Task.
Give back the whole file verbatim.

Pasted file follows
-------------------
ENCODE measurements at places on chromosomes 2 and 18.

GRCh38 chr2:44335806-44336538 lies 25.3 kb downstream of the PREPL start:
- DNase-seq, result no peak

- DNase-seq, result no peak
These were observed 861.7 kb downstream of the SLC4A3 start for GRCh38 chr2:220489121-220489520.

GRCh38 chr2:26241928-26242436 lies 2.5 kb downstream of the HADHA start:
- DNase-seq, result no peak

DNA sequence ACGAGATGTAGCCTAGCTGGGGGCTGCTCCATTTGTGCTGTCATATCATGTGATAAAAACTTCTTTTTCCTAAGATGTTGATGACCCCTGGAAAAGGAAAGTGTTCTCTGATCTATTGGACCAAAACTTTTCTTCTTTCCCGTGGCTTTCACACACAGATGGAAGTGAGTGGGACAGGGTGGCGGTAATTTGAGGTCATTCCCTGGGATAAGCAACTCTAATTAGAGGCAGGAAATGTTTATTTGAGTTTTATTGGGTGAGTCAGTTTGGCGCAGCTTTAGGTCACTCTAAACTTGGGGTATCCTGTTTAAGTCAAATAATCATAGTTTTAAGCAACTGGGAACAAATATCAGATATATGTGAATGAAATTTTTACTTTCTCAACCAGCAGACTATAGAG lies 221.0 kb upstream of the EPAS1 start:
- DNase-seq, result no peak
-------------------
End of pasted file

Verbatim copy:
ENCODE measurements at places on chromosomes 2 and 18.

GRCh38 chr2:44335806-44336538 lies 25.3 kb downstream of the PREPL start:
- DNase-seq, result no peak

- DNase-seq, result no peak
These were observed 861.7 kb downstream of the SLC4A3 start for GRCh38 chr2:220489121-220489520.

GRCh38 chr2:26241928-26242436 lies 2.5 kb downstream of the HADHA start:
- DNase-seq, result no peak

DNA sequence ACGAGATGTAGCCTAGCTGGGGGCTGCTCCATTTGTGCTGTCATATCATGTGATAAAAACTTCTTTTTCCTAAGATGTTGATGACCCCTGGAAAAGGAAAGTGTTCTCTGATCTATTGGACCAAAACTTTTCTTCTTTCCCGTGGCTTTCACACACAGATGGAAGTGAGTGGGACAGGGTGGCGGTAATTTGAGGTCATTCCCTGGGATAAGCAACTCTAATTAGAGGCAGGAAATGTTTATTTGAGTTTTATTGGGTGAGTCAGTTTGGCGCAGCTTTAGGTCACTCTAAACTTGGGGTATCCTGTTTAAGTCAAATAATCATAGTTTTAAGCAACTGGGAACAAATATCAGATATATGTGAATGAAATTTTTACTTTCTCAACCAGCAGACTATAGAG lies 221.0 kb upstream of the EPAS1 start:
- DNase-seq, result no peak